Featured in this episode of Chaos Lever
It was the summer of 2015. Uptown Funk was smoother than a fresh jar of skippy. Christopher Lee shuffled off this mortal coil to join his friends in Tir Asleen, or Vallhala, or Valinor, or whatever it is in the Wheel of Time. And Windows 10 was released to wash the slate clean of Windows 8 and be the final version of Windows.
At least that was the idea. Rather than having a major version upgrade every four or five years, Windows would instead receive regular feature updates every quarter while maintain the Windows 10 moniker. If you bought Windows 10, you would never have to buy another version, right?
Well, no. Quarterly feature releases slipped several times, and soon became semi-annual releases. And then in October 2021, Windows 11 dropped, thereby becoming a new version of the last version of Windows.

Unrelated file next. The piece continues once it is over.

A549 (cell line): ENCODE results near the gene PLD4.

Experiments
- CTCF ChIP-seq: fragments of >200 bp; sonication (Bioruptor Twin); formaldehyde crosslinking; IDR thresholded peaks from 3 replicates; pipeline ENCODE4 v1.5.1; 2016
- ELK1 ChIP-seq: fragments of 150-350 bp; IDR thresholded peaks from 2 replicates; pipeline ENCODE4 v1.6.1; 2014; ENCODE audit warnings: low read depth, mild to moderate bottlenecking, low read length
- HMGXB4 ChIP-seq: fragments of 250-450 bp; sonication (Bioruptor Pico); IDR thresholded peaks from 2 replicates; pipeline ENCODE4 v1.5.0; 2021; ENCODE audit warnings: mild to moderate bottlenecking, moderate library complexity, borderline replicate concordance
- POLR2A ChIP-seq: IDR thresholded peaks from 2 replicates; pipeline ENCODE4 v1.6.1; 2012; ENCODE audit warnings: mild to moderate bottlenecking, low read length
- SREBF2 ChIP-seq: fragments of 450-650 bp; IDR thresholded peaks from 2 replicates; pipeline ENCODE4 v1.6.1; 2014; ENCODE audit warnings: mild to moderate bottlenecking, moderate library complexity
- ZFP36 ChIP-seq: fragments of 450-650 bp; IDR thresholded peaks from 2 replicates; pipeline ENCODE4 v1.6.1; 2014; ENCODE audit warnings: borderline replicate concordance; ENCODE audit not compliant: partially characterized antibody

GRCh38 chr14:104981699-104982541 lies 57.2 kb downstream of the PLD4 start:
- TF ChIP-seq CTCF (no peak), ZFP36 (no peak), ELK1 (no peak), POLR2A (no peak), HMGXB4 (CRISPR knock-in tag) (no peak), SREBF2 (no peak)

What’s weird is that if your PC was running Windows 10 and met the hardware specs, the upgrade to Windows 11 was free. Which begs the question, why give it a new version number? And the answer is, of course, money and marketing.
Windows 10 is now at the end of its update road with version 22H2 being the final update, with no more feature releases to come. Security updates will keep flowing until Windows 10 hits EOSL in October 2025. But if you want new and cool features, switch to Linux? Or upgrade to Windows 11. Whatever, I’m not your dad.